There are only so many ways to express each of those ideas. The simplest way to express the first value above is "work hard for what you want." "Work hard" is simpler but not quite complete. It can be modified and/or embellished, for example, "work hard for what you are passionate about" or "work hard for what you want in life" but there's really not that many different ways to convey that particular idea and keep it simple, short and concise.
So I'm more than a little surprised that Melania Trump is being accused of plagiarizing a speech many years ago by Michele Obama. Here are the two most similar (nearly identical) excerpts (non-matching punctuation removed by me in each since they were delivered verbally):
"...values that you work hard for what you want in life, that your word is your bond and you do what you say..." Michelle Obama, 2008
"...values that you work hard for what you want in life, that your word is your bond and you do what you say..." Melania Trump, 2016That's not that long of a string of words discussing nearly universally held values with not all that many ways to say them in a speech where brevity and conciseness is important. I've certainly personally said or written "work hard for what you want in life" and "you do what you say" many, many times. Much of the rest of the wording is connectors (like "and," "that" and so forth). I personally wouldn't say "your word is your bond" because that's not my style but I'm certain that Michelle Obama is NOT the first person to coin that phrase and I've heard it many, many times as well.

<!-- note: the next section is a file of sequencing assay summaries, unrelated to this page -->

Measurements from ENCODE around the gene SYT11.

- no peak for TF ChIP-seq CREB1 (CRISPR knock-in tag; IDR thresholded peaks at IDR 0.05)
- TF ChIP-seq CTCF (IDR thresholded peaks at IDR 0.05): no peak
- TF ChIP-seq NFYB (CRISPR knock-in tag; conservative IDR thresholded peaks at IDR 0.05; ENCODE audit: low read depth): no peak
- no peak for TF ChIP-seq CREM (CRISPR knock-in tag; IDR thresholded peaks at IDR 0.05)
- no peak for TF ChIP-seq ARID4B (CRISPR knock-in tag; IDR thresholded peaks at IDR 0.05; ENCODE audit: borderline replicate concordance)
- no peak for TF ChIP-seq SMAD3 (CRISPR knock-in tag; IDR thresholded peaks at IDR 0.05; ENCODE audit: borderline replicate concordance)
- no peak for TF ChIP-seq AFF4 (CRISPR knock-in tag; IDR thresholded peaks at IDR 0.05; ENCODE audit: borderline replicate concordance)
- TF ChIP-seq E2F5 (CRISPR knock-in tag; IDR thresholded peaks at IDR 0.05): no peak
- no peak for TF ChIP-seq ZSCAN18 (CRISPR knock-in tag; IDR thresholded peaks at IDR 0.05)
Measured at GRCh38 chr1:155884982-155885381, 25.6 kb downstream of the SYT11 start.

There are two possibilities. One is that those 23 words are one of the most effective ways to convey those particular values in a speech and, as a result, Obama and Trump happened to use the same words. The other is that Melania Trump and supporting speechwriters pored through Michelle Obama speeches and deliberately copied those 23 words. Perhaps there are other possibilities as well, but I think those are the most likely.
Of those two possibilities, the first seems far, far more likely to me. As I write this, I think "they" are still investigating, so I'm curious as to what the final outcome is.
But if that is considered plagiarism, I'm certain that many of the one to two dozen word strings I've written in this blog (and elsewhere) certainly match something somebody else somewhere sometime has written. In which case you can look down your nose at me as a lowly plagiarist too! Sorry, we can't all be perfectly original all of the time.